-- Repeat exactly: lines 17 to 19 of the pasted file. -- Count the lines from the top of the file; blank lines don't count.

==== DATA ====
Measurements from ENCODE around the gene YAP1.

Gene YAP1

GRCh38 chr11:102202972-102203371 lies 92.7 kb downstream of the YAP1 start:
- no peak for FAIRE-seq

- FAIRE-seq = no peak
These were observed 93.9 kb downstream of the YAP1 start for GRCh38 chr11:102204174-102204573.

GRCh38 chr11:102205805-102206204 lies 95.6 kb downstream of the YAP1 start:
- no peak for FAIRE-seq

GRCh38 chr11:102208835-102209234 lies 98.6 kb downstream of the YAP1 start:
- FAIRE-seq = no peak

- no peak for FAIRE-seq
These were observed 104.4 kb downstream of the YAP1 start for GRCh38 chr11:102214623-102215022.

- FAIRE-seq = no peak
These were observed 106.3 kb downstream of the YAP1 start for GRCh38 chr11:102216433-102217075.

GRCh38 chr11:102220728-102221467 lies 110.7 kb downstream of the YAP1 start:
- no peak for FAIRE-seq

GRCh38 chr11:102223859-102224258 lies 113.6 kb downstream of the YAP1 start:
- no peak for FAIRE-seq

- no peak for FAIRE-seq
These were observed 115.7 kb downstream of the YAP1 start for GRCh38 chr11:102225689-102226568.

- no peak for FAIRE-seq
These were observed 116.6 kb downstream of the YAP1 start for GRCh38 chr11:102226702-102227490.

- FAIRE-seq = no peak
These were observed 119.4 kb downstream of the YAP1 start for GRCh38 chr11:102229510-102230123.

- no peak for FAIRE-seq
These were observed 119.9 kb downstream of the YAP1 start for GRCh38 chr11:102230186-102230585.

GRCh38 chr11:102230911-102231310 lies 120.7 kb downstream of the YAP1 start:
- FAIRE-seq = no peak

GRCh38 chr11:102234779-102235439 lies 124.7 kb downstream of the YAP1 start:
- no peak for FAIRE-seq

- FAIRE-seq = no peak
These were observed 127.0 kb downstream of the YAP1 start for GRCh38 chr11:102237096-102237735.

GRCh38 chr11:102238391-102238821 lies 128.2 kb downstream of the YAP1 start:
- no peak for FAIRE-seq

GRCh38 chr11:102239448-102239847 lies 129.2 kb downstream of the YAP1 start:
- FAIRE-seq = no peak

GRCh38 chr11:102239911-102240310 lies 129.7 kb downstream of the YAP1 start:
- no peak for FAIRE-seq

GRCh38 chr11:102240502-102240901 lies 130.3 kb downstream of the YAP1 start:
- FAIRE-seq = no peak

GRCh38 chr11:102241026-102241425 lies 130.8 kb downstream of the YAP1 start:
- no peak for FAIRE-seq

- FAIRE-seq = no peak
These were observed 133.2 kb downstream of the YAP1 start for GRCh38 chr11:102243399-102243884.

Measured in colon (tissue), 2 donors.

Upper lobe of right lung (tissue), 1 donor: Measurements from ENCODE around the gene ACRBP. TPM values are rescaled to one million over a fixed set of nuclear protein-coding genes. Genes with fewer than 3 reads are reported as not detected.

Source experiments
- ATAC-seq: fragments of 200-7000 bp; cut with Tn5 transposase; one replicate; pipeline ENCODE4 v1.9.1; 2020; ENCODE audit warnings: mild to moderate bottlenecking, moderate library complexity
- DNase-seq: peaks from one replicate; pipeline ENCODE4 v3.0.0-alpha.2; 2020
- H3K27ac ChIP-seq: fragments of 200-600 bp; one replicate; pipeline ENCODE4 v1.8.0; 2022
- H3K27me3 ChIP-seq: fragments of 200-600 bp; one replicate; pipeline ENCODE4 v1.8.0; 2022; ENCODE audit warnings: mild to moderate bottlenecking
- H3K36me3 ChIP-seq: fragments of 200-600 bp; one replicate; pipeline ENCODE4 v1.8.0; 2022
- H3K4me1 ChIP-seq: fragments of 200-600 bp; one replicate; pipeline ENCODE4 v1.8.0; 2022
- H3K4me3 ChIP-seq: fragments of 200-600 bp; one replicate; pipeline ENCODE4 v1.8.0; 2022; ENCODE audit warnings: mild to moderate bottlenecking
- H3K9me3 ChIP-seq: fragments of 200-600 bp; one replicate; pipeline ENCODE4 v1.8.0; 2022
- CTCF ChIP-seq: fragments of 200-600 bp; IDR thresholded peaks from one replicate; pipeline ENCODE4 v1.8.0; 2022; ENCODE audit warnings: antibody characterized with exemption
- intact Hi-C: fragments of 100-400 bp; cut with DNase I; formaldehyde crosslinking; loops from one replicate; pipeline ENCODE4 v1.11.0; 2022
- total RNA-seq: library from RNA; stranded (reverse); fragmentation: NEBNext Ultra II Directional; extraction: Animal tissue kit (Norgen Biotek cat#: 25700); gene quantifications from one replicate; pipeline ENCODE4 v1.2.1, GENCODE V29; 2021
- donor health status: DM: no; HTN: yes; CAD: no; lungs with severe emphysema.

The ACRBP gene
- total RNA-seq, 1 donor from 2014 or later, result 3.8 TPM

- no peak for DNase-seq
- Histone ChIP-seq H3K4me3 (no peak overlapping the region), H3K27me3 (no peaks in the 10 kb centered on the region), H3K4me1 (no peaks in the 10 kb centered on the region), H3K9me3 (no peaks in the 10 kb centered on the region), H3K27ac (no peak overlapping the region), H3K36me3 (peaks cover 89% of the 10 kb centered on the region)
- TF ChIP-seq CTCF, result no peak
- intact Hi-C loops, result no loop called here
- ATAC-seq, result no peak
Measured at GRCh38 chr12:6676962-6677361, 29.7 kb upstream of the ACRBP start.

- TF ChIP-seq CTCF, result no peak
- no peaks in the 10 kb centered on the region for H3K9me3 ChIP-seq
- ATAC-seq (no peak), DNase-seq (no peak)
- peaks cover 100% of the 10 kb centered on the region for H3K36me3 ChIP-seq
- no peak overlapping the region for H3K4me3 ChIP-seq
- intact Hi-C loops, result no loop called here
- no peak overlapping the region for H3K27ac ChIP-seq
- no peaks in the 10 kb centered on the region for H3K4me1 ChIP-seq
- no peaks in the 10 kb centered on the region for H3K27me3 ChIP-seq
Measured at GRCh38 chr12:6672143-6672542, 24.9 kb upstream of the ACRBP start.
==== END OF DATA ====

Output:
GRCh38 chr11:102223859-102224258 lies 113.6 kb downstream of the YAP1 start:
- no peak for FAIRE-seq

- no peak for FAIRE-seq